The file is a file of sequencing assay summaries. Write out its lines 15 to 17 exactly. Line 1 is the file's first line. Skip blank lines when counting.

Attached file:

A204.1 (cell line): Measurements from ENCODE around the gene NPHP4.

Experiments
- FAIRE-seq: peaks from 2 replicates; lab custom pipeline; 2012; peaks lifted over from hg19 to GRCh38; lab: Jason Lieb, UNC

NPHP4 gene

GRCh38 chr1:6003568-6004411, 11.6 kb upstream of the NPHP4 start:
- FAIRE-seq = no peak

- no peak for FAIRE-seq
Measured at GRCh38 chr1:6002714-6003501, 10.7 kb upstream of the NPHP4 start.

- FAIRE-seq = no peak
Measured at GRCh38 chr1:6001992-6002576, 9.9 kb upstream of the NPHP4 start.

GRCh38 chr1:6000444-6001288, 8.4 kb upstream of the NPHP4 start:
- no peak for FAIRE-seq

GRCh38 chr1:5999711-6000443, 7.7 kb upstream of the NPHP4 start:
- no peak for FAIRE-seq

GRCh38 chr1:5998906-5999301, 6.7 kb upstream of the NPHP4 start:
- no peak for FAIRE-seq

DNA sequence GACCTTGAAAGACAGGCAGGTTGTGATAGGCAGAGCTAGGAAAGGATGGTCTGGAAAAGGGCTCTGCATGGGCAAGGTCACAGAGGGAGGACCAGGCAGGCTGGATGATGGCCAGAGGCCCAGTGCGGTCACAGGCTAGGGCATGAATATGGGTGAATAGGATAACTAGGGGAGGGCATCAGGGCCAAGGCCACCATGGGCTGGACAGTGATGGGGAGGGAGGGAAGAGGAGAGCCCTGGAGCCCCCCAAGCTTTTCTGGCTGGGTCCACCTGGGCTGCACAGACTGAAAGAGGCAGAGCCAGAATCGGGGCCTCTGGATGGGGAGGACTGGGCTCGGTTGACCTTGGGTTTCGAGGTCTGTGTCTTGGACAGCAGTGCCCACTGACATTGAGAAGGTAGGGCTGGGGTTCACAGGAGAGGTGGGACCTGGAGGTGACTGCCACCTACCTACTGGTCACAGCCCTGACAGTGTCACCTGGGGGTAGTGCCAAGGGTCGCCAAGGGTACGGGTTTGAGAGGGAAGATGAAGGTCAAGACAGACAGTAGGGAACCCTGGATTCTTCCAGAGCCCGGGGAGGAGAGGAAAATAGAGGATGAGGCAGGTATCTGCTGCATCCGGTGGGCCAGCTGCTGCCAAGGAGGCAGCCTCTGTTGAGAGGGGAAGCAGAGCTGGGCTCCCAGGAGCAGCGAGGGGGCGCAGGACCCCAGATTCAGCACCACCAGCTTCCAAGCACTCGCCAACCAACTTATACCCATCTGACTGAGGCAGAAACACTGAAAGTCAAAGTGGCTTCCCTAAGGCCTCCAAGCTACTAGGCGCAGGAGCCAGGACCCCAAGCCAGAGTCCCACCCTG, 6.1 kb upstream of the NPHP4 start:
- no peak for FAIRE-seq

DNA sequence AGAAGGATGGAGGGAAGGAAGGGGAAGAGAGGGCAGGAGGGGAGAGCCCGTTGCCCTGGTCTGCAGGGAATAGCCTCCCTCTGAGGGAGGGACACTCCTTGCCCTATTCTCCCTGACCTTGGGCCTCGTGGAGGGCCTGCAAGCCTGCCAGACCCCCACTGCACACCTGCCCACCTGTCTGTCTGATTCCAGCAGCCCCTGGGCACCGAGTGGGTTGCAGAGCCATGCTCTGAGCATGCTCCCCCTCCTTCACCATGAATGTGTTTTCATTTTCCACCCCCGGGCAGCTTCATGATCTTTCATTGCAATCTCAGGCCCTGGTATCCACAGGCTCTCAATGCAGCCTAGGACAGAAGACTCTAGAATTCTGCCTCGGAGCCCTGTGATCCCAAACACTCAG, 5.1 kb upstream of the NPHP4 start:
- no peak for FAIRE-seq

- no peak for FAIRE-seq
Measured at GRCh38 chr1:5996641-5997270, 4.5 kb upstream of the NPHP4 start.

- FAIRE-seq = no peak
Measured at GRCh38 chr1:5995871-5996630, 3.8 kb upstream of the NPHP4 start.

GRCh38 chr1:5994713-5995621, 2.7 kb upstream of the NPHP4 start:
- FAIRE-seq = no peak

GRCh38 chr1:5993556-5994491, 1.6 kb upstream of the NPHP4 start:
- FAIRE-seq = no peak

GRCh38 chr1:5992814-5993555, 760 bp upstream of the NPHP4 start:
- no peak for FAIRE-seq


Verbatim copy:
GRCh38 chr1:5998906-5999301, 6.7 kb upstream of the NPHP4 start:
- no peak for FAIRE-seq

DNA sequence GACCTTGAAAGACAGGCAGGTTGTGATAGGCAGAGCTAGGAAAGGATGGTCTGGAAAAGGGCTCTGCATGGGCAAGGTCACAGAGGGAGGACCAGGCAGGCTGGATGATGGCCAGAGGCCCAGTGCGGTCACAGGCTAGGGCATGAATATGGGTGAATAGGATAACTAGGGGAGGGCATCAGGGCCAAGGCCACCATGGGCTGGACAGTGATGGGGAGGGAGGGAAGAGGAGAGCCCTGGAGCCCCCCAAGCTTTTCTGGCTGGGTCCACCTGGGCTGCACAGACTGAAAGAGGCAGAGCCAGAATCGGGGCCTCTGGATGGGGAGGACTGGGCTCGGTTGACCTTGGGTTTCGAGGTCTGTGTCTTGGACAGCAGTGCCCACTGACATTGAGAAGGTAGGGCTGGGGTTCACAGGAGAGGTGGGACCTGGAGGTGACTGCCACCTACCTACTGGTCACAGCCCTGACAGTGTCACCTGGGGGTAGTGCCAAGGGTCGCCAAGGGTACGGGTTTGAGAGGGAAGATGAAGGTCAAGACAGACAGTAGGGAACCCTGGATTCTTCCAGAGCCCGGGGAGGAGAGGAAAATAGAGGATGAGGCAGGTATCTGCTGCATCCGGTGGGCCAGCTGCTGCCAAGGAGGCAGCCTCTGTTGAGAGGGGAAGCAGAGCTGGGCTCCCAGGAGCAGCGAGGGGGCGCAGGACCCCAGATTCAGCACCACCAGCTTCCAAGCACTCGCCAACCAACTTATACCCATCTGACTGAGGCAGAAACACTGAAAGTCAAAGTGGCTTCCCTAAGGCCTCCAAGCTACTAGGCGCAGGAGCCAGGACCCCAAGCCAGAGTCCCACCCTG, 6.1 kb upstream of the NPHP4 start: